Ramadan is the ninth month of the Islamic lunar calendar, a period of 30 days, usually in early April. Its basis is that it is one of the five “pillars of Islam:” fasting and spiritual growth, declaration of faith, alms-giving, and the pilgrimage to Mecca.
Able-bodied Muslims are expected to abstain from eating, drinking and sexual relations from dawn to dusk each day. Many practicing Muslims also perform additional prayers, especially at night, and attempt to recite the entire Qur’an. The prevailing belief among Muslims is that it was in the final 10 nights of Ramadan that the Qur’an was first revealed to the Prophet Muhammad.
Ramadan is somewhat comparable to the Christian faith’s Lent, also a period of abstinence and sacrifice. It is through the observation of Ramadan that Muslims hope to draw nearer to God. The abstinence and sacrifice are intended to remind practitioners of the suffering of the less fortunate. Therefore, it is a time when donations are made to charities.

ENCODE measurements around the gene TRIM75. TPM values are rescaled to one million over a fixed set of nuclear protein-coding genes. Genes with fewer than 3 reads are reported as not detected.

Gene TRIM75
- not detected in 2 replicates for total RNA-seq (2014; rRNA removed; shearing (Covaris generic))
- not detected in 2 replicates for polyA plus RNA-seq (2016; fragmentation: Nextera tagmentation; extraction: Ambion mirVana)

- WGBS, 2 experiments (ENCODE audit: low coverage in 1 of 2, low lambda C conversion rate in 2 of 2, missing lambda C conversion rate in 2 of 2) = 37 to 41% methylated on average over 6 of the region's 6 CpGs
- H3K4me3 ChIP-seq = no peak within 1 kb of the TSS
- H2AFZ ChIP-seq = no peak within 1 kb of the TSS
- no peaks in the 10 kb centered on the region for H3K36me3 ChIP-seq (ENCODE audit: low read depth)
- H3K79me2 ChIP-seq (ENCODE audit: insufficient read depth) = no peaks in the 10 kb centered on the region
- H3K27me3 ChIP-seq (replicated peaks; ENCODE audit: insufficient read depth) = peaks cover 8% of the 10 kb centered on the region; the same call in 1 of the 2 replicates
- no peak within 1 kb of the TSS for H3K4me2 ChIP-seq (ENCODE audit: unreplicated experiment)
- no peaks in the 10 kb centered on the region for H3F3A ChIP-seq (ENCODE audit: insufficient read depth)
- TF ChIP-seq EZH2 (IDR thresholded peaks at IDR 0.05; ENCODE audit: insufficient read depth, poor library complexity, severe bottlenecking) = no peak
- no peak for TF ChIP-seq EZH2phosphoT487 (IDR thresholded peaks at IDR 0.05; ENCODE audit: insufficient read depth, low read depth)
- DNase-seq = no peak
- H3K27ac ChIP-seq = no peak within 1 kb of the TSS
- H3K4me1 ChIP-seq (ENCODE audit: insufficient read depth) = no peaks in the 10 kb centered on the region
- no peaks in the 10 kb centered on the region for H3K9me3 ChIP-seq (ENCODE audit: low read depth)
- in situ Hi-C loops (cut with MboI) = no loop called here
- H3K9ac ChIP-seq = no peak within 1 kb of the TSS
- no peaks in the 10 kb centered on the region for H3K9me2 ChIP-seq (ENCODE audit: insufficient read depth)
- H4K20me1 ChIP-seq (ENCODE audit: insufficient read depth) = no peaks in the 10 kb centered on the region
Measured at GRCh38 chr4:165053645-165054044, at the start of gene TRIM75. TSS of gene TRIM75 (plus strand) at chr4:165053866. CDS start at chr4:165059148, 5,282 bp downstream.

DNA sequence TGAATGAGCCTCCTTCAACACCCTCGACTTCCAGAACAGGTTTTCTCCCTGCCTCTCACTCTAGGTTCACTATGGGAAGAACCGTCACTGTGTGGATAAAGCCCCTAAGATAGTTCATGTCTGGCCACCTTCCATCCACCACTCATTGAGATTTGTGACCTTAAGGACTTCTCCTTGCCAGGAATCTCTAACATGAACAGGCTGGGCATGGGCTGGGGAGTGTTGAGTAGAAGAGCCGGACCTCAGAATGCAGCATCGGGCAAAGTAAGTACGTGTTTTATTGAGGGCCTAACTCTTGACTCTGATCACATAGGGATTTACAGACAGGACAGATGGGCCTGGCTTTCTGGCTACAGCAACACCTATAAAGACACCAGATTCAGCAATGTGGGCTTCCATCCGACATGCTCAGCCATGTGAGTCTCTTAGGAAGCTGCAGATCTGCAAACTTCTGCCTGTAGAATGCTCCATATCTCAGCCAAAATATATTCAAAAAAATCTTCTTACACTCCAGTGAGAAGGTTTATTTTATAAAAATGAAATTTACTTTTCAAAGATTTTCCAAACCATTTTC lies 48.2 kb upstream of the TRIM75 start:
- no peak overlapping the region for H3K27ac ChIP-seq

The fasting of Ramadan has spiritual as well as physical benefits: detoxification of the body, mood enhancement, increased mental acuity, regulation of bad cholesterol, appetite control and reduction, improved control and management of desire and greater inculcation of spiritual values like God-consciousness, thankfulness and patience. The purpose of fasting is to develop the quality of righteousness by abstaining from sinful deeds and training oneself to improve self-control. The elderly, travellers, pregnant women and pre-puberty aged children are exempted from the Ramadan practices.
It is a period of joyous celebration for Muslims.